I possessed a consummate ideology before I had children. It was a perfectly distilled comprehension of man, God, and government. I knew with certainty that if everyone would just turn off the television and read Important Books, we could live alongside one another the way the Almighty intended when he crafted laws of the universe that so clearly comported with my belief system.
It was all so obvious to me, which made the fact that some people disagreed with my worldview both infuriating and validating. How do you not see the truth? How can you ignore these facts staring you in the face? How awesome am I that I have not fallen prey to the deceptions entangling you?
I was enlightened. I was chosen. Only the ignorance and avarice of my ideological enemies stood in the way. Surely God would not have gifted me with words if he didn’t want me firing them from both barrels at the enemies of peace, freedom, and progress.
Then my children arrived.
First there was just the one, which was fatiguing enough—but then came another, and another, and soon there was no political or theological conversation too sacrosanct to be interrupted by a tiny voice shouting from the bathroom: “Wipe me!” The wakefulness and the messes, the incessant need, the routine violation of privacy and stillness—they wear a body down.
I understand that parenthood is not the only path to sanctification. I’ve never had to glue buttons on cheap smartphone knock-offs in a Chinese prison labor camp, for example, but I’m sure that can also be burdensome. I hear running an orphanage in a third-world country is also trying. The point is, we all know there are life circumstances that throw you into survival mode. Parenting did that for me.
Survival mode. You know who doesn’t have room for rigid ideology? People in foxholes. No matter how lovely your worldview appears on the page, if I can’t bend its edges and cram it in a corner, it’s not getting in the foxhole with us.
This is not a brief against any particular ideology, mind you. I’m talking about the whole damned lot of them. Communal property and pure democracy? Extol their virtues when the final few occupants of the family cookie jar are all that stands between you and a full-on Jack Nicholson redrum here’s Johnny meltdown. Or when every one of your kids believes he should have a vote regarding supper. Sometimes Mel Brooks is right: “It’s good to be the king.”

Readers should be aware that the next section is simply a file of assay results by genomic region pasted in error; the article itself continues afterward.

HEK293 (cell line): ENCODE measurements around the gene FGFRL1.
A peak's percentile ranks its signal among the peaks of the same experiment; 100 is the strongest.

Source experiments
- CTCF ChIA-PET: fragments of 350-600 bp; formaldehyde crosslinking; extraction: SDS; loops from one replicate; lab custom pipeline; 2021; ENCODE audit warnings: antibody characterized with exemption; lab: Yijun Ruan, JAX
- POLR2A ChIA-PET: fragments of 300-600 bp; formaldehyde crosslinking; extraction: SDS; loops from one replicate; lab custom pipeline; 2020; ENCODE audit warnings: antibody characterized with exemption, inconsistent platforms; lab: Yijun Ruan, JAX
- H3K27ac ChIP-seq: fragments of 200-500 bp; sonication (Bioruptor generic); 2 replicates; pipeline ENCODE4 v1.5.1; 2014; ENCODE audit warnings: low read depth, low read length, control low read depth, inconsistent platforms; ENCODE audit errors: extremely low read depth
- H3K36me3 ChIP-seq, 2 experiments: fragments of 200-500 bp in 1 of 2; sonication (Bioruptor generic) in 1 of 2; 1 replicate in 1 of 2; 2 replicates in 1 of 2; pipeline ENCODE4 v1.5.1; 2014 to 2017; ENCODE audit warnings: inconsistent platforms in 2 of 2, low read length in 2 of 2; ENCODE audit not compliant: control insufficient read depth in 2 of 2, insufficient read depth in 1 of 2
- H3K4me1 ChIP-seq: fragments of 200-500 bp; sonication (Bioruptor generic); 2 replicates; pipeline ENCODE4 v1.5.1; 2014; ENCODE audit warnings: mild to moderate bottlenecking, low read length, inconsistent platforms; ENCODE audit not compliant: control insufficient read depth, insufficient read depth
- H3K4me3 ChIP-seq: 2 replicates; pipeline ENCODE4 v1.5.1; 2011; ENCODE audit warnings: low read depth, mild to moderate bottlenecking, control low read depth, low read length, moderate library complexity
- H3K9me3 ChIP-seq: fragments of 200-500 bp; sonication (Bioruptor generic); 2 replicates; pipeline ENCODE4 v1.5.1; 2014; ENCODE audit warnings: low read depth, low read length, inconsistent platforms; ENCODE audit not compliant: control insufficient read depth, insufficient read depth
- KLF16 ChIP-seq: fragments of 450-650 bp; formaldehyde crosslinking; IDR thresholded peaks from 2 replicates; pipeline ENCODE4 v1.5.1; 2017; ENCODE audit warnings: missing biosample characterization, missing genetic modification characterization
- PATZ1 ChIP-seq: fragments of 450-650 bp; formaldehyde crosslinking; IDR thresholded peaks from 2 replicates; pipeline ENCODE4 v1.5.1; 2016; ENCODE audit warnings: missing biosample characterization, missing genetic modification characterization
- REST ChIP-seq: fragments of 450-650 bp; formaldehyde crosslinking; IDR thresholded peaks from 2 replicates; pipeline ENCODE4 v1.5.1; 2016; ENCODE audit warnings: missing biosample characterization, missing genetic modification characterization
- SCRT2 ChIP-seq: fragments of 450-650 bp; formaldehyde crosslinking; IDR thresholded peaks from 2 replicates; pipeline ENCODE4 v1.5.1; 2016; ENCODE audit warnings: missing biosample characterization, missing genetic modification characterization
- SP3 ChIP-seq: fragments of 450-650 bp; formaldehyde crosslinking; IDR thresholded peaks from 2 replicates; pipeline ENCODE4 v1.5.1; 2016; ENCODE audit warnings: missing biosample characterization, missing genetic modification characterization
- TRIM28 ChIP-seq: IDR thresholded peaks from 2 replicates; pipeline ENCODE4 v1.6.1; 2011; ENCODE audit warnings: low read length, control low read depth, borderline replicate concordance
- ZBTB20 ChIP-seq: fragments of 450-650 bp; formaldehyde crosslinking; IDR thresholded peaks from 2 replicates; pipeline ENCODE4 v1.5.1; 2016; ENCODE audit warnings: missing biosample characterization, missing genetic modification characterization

Self-reliance and every man for himself? I don’t think so. These kids are breaking me financially, mentally, and physically. They’re going to owe me when I’m old, which, at the current rate of disintegration, should be any day now.
I suspect that for every neatly posited maxim about The Way Things Ought To Be, there is an equal and opposite force lurking in one of life’s ambushes. Once you set yourself to the hard labor of civilizing some humans, or caring for the wounded and broken, or battling for your own life against a disease that clamps onto you like a hungry animal, you find that an ideology—while it may be true and historically determinative and profoundly insightful about the destiny of mankind—just isn’t relevant to your life in this moment—which is all your life is and will ever be: this moment and what you do within it.
I read that Washington, D.C. has considerably fewer households with children than does the average American town. That percentage drops even further, once you isolate the policy wonks and political consultants and Congressional aides from the regular folk. A lower portion of them are married, too. Their education levels, meanwhile, are off the charts. What do you get when you throw together a bunch of young, healthy, commitment-free professionals highly versed in ideology and politics?
Well, you get Washington, D.C. You get people fighting and clawing over profoundly different philosophies of government because the most important thing to each one of them is crushing everyone who is wrong.
Maybe they’re doing the right thing. The right ones, I mean. The wrong ones can go suck an egg. But maybe the ones who are correct in their ideologies—whoever they are, if there is a right-thinking creature left in that city—are doing the best that can be done, which is smiting their enemies who are, by dint of bad ideas, our enemies.
All I know (and this quantity diminishes yearly) is that from this remove, their battles seem not inconsequential, but inadequate. I know tax rates and health care and military interventions matter tremendously. But I know that my neighbor does, too. And while the true believers in Washington see everyone who disagrees as an enemy to be crushed, I don’t give a hoot whether my neighbor shares my ideology.
I just want to know that she will let me borrow her power washer when my kids make my truck home base in their dirt-clod war (again). And she doesn’t care what philosophy I read, so long as I continue to pay cash for the eggs her chickens lay. Maybe ideology only becomes more important as our neighbors become less so. Maybe overcoming our divide is accomplished not with elections, but with casserole dishes.
Tony Woodlief lives in North Carolina. His essays have appeared in The Wall Street Journal andThe London Times, and his short stories, two of which have been nominated for Pushcart prizes, have been published in Image, Ruminate, and Saint Katherine Review. His website is www.tonywoodlief.com.